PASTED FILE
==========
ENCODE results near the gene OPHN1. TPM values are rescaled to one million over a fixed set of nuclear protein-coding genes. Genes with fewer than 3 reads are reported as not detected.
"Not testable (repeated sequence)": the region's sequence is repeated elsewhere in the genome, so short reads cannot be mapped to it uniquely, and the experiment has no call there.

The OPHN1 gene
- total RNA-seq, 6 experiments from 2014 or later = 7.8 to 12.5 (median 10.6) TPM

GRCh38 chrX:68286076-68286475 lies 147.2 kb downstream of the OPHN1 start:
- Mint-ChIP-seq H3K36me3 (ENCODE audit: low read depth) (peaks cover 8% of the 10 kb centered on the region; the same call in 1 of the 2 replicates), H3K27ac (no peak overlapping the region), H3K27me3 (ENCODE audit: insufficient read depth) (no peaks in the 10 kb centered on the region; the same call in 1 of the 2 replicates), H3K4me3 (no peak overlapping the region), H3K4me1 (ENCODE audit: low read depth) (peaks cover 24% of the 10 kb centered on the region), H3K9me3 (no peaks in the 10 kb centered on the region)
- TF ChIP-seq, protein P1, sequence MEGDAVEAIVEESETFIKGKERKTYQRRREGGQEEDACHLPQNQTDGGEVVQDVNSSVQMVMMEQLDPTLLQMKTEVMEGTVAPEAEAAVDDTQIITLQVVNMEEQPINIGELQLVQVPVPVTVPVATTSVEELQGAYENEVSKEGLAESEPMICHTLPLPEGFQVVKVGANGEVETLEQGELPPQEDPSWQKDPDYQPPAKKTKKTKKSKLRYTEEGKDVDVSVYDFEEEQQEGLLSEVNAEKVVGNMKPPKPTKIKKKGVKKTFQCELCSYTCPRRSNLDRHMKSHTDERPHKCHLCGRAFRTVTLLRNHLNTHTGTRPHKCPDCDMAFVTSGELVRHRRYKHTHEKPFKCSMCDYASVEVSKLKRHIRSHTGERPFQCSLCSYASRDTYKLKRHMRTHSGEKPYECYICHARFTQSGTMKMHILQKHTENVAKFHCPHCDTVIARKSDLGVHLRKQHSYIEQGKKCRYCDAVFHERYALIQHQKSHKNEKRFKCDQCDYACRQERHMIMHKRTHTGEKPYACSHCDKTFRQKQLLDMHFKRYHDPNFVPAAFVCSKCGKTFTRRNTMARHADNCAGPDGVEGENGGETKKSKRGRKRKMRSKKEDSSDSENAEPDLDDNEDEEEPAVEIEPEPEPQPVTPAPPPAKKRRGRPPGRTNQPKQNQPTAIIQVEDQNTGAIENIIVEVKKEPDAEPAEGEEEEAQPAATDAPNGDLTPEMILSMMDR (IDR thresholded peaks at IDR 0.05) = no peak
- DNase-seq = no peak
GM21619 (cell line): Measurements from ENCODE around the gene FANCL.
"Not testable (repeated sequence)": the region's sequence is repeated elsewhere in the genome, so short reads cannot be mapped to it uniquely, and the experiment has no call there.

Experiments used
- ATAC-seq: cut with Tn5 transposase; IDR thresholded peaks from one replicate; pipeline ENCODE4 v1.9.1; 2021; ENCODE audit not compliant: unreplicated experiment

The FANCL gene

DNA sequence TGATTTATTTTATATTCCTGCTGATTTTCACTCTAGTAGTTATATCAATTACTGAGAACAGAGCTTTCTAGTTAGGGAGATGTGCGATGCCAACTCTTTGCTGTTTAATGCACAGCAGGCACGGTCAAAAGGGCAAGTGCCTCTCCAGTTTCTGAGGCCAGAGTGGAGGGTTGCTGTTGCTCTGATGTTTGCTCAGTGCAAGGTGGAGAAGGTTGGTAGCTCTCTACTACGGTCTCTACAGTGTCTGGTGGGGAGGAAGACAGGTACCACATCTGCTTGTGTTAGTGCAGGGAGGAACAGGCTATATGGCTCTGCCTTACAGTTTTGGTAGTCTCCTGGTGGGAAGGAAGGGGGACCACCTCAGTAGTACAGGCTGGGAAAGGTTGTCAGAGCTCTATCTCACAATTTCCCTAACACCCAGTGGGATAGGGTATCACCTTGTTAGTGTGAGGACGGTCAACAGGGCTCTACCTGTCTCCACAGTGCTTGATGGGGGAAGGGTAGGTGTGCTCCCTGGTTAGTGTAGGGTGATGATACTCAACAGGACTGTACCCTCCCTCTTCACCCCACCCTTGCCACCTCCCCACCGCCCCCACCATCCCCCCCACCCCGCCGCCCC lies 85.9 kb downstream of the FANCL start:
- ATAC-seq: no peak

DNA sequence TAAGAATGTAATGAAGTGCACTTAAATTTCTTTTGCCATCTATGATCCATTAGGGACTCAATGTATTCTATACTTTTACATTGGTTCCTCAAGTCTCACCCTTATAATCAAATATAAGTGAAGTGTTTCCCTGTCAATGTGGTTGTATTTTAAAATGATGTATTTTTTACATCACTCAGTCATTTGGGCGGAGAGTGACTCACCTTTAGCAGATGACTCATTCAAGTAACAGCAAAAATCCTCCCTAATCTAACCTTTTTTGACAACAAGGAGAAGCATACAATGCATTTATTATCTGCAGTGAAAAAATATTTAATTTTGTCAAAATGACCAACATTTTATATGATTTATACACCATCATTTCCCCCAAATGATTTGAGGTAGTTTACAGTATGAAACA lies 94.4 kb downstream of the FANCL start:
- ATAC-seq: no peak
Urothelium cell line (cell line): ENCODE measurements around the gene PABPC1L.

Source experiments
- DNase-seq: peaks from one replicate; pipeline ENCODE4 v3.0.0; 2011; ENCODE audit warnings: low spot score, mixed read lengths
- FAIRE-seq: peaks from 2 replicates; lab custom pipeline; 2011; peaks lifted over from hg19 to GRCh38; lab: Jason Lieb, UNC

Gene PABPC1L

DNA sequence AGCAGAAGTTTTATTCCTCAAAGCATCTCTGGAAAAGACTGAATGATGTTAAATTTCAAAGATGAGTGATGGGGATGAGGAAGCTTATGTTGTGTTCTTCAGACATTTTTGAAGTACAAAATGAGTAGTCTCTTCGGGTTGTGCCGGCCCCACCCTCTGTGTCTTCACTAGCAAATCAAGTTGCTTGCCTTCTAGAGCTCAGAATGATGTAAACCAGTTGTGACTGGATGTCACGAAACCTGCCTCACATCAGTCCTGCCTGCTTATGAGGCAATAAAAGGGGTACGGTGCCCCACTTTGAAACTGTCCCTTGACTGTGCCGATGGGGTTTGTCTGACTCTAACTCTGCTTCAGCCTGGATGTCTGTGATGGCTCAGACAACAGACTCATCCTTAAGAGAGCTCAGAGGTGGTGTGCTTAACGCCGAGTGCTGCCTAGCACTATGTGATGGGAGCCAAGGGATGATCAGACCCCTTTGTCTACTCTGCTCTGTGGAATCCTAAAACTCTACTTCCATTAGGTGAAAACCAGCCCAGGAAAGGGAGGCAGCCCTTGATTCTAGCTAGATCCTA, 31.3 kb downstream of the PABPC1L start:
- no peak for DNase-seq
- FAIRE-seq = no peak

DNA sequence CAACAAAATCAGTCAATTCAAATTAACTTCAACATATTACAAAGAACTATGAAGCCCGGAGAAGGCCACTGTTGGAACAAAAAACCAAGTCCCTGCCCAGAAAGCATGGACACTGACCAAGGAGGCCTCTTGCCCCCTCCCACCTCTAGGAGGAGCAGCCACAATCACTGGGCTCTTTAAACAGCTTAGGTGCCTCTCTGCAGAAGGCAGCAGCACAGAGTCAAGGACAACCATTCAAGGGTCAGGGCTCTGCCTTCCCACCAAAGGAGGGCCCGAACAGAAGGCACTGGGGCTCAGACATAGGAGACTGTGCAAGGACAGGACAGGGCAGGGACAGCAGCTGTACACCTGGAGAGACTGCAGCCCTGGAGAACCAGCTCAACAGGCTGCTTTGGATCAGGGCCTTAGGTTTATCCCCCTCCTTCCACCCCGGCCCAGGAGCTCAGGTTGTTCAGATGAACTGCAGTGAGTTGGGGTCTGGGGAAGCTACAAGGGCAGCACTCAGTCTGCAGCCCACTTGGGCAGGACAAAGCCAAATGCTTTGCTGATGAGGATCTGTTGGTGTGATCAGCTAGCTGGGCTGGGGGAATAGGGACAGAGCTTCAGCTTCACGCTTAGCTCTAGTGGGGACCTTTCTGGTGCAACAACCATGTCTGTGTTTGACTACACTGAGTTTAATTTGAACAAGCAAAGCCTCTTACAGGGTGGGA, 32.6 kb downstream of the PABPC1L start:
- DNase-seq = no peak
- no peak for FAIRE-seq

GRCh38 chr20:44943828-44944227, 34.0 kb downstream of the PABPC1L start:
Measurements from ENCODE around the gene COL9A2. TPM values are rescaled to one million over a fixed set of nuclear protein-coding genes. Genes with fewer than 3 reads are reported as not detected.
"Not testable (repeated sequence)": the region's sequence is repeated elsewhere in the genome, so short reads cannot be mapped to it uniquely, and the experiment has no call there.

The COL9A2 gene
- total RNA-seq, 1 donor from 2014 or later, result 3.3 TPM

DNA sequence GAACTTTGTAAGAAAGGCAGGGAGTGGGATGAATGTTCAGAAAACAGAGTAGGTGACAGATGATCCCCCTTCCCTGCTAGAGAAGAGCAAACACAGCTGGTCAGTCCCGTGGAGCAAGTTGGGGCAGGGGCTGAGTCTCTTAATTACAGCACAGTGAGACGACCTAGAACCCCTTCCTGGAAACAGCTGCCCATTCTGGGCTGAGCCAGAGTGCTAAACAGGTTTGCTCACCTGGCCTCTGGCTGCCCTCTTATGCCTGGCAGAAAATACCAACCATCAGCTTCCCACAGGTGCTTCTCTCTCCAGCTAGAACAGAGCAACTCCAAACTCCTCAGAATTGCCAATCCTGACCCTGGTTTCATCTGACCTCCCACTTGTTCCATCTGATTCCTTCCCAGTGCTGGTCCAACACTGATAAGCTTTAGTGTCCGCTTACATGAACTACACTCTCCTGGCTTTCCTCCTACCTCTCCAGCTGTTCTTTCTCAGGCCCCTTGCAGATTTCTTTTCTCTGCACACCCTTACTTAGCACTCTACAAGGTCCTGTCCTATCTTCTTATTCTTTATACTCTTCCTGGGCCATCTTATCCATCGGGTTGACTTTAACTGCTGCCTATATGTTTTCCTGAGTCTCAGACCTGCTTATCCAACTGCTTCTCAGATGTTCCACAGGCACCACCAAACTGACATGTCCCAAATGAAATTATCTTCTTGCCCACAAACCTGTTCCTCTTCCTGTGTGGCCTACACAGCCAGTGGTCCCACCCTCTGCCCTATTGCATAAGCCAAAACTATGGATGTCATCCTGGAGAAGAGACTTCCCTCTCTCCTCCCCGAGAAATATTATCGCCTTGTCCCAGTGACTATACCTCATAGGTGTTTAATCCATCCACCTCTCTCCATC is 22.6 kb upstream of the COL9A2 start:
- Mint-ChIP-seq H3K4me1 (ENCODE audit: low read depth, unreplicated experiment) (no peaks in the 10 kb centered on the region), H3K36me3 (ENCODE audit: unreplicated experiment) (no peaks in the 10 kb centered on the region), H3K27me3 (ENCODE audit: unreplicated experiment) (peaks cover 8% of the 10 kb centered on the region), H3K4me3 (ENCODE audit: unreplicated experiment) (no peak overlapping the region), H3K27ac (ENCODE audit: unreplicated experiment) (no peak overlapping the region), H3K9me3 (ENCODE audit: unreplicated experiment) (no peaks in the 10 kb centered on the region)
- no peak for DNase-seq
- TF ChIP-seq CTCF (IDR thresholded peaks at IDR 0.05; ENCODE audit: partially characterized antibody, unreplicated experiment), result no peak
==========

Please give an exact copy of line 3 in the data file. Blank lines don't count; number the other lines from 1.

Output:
The OPHN1 gene